- 2 hr. 22 min.
- Drama, Mystery & Suspense, Science Fiction & Fantasy
- Directed By: Gary Ross
- Written By: Suzanne Collins, Gary Ross, Billy Ray
“May the odds be ever in your favour (of not ruining a successful book franchise)”
Every year in the ruins of what was once North America, the evil Capitol of the nation of Panem forces each of its twelve districts to send a teenage boy and girl to compete in the Hunger Games. A twisted punishment for a past uprising and an ongoing government intimidation tactic, The Hunger Games are a nationally televised event in which “Tributes” must fight with one another until one survivor remains. Pitted against highly-trained Tributes who have prepared for these Games their entire lives, Katniss is forced to rely upon her sharp instincts as well as the mentorship of drunken former victor Haymitch Abernathy. If she’s ever to return home to District 12, Katniss must make impossible choices in the arena that weigh survival against humanity and life against love.
Gary Ross, who directed “Seabiscuit,” takes the reigns of this teenage coming to age – I mean dystopian fantasy-thriller and does an apt job not ruining the book for the millions of fans. Ross drops us into a distant future where from the ruins of North American, a strange nation of Panem has sprung. Lead by the Capitol, the twelve districts each send two of their teenage children (one boy, one girl) to fight to the death. The children are called ‘Tributes’ and the event is called ‘The Hunger Games’. The event is televised and is somewhere between a national sport and a cruel punishment for an uprising the districts had many years ago. Katniss, played by Jennifer Lawrence of “Winter’s Bone, and X-Men First Class” is a coal miner’s daughter, a rugged girl with hunting and gathering knowledge that volunteers as Tribute after her sister is tapped for the games.
Lawrence does an adequate job as Katniss and allows the target audience (13-30 women) to quickly associate with her throughout the film. The subtle hint of Twilight like soap opera between fellow district twelve combatants Peeta Mellark (Josh Hutcherson) and Katniss with a guest appearance by Gale (Liam Hemsworth) was quickly dispelled through periods of intense violence, and of course watching the futuristic environment come to life. Haymitch Abernathy (Woody Harrelson), Effie Trinket (Elizabeth Banks) and Cinna (Lenny Kravitz) also provide the film with some strong secondary acting.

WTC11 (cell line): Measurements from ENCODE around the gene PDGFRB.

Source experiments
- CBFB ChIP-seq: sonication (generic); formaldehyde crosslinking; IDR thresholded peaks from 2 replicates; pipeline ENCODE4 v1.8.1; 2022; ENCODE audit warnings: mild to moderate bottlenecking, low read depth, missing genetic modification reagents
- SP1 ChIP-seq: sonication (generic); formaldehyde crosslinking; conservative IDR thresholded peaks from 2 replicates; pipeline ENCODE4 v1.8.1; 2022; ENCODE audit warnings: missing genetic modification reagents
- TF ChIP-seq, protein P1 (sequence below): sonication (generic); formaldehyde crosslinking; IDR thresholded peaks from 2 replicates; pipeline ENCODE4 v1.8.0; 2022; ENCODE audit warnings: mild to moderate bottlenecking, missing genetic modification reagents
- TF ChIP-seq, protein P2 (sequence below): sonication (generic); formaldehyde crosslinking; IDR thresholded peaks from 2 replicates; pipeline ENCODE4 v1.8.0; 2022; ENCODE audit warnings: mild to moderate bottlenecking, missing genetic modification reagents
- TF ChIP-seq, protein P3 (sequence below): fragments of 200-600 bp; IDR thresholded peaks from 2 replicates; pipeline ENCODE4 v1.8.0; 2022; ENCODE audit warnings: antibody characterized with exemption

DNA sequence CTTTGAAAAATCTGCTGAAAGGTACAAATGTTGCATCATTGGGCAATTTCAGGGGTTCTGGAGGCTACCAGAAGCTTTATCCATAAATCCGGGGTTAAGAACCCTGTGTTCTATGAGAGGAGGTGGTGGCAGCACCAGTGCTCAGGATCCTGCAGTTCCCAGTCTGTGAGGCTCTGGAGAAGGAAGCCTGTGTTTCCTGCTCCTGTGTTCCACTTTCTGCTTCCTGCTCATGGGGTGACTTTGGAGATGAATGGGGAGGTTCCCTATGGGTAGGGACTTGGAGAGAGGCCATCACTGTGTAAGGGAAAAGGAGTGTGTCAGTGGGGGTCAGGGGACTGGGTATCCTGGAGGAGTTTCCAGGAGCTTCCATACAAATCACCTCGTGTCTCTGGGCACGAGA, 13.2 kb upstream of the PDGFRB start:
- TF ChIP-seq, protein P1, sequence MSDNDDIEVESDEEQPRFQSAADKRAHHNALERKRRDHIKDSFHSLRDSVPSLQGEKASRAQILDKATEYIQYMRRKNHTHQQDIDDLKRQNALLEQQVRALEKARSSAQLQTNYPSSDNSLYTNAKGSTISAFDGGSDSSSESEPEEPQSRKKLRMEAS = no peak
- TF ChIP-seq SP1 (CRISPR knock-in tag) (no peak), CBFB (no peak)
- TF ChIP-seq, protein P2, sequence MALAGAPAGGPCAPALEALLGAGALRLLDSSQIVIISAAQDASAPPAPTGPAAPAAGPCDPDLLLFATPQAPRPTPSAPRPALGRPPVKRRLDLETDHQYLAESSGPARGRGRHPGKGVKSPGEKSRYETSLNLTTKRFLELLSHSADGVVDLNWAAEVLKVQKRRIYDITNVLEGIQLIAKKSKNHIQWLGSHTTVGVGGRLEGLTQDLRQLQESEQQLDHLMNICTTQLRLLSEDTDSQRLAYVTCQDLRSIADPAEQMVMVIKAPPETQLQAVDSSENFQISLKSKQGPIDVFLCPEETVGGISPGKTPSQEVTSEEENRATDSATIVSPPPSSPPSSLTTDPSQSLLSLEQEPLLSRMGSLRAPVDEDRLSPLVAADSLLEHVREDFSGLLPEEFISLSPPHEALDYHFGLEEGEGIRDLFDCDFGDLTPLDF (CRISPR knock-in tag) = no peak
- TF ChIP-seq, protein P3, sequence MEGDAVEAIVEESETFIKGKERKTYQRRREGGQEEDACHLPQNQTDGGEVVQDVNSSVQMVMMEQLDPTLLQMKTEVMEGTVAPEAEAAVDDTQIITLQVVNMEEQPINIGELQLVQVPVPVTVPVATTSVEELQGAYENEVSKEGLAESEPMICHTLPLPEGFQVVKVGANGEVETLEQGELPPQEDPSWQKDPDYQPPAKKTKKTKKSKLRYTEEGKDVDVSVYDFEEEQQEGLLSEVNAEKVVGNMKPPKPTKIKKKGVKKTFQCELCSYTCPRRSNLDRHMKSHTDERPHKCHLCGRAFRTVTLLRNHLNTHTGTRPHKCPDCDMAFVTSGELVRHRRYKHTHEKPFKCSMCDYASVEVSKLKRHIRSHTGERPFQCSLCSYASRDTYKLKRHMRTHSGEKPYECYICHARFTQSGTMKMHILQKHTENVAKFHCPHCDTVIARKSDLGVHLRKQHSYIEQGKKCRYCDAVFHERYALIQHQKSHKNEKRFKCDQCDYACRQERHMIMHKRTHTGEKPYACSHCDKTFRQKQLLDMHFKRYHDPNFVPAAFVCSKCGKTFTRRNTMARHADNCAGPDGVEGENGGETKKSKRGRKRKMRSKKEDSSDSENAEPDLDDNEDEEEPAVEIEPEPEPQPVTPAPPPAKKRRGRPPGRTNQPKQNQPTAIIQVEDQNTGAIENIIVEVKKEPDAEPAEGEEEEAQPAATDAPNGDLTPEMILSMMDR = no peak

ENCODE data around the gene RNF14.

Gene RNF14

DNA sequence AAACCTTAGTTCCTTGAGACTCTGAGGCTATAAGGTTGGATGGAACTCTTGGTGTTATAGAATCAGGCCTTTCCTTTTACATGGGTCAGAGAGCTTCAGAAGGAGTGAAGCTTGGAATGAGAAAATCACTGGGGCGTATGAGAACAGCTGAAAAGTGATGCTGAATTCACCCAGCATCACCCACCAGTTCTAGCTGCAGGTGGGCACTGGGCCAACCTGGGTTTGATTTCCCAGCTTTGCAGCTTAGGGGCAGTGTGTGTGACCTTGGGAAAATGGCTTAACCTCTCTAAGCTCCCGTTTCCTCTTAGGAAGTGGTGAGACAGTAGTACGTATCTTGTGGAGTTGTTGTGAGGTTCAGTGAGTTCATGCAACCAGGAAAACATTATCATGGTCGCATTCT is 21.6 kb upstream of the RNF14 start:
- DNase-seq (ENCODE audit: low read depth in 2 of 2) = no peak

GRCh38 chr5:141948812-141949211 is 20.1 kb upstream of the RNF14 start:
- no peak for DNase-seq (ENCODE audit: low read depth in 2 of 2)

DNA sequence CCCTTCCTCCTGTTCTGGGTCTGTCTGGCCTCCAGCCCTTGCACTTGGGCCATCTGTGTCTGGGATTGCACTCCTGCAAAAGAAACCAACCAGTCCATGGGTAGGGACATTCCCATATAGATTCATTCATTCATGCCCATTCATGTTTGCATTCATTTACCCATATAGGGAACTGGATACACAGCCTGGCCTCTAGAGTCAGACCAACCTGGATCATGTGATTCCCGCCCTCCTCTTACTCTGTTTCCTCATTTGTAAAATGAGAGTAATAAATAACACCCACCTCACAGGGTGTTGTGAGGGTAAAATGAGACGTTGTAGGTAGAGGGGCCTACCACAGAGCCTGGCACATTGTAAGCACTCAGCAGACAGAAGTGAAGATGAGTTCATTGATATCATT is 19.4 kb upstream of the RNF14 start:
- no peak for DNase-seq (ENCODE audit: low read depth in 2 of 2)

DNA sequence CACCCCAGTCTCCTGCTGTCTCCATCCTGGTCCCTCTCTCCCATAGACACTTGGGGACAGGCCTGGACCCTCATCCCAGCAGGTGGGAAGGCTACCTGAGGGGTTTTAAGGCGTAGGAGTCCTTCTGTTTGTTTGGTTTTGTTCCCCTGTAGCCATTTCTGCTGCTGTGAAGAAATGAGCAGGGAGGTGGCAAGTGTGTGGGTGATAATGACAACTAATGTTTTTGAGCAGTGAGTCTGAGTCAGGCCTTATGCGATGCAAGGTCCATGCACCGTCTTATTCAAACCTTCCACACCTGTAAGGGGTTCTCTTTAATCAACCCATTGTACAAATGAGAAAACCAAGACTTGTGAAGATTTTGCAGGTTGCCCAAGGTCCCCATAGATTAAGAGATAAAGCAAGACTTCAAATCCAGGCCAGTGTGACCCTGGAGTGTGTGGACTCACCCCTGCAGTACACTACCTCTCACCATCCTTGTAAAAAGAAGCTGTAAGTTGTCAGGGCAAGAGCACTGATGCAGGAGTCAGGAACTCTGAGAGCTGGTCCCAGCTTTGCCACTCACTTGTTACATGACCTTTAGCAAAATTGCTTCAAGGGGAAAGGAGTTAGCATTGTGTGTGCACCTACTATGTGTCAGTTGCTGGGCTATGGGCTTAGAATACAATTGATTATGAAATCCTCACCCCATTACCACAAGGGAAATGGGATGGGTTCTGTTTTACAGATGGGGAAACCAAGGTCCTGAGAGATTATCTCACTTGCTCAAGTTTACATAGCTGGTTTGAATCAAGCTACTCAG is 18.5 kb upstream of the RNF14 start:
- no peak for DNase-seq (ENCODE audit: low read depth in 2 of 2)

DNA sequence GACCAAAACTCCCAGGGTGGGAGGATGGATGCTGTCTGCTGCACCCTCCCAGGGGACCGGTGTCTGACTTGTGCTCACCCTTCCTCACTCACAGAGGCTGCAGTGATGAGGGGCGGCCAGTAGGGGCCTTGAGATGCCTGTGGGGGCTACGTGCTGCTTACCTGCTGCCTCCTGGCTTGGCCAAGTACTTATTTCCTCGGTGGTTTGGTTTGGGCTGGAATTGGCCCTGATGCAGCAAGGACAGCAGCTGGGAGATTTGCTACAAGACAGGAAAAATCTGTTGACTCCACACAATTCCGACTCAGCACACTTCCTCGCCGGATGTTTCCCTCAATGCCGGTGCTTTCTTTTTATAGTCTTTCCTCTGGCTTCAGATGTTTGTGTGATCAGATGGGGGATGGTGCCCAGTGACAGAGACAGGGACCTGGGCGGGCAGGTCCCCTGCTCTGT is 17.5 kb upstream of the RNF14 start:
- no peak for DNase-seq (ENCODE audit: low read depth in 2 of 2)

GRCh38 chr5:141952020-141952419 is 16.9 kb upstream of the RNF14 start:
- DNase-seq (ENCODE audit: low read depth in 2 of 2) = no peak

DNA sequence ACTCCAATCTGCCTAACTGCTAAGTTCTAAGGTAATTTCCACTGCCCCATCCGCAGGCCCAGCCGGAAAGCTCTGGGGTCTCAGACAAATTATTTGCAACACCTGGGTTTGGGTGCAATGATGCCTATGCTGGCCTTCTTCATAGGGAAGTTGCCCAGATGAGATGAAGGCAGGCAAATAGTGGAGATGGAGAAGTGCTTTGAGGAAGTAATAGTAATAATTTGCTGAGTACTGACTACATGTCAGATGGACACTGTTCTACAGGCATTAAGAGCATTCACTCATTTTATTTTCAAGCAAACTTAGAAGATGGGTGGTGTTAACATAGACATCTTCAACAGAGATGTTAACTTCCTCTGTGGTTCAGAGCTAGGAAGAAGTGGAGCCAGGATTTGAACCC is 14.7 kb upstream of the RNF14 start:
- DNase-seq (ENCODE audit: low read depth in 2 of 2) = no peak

Ross’ blurry pans and shaky camera work actually benefits him here (why he used it in earlier dialogue scenes is something I’ll never understand) and we all watch with beady-eye intensity as the characters brutally slay each other in the true gladiator style (At one point, I did, indeed, feel like a Roman) The killings would have a more lasting effect if we knew the characters a bit more – this is where Ross’ oversight on the importance of the first half of the movie really disappoints. Even blurry CG monsters are forgiven as long as they kill efficiently, and before the death scenes can get old the movie mercifully ends. If the next two movies can keep the same intensity and appropriate use of violence, we might have a successful franchise after all.
As with any book adaptation, whether you have read the novel or not has a huge effect on your appreciating of the film. Leaving the theater wondering if the first half introduction to the world could have been better is not a feeling that the novel lovers should have to experience. If Ross is to blame for the sloppy introduction to the world then he makes up for it in the second half with superbly well done violence of teenagers killing each other. We must not forget Ross did this intense action thriller with a PG-13 rating, something that is not easily done. We are hooked the moment the actually games start and as an audience we do not want to leave that arena and that’s a huge compliment.
- Well Cast
- Intense Action
- Didn’t deviate from the Book
- Great Environment
- Good Pace
- Hint of teenage soap opera
- Ross sure does like his blurry quick pans and shaky handheld camera work doesn’t he?
- Did I mention the teenage soap opera qualities?
- Didn’t quite feel like the start of a great series
- Sitting in the theater with 80 teenage girls
Enjoyable dystopian fantasy-thriller, that does well with a PG-13 rating.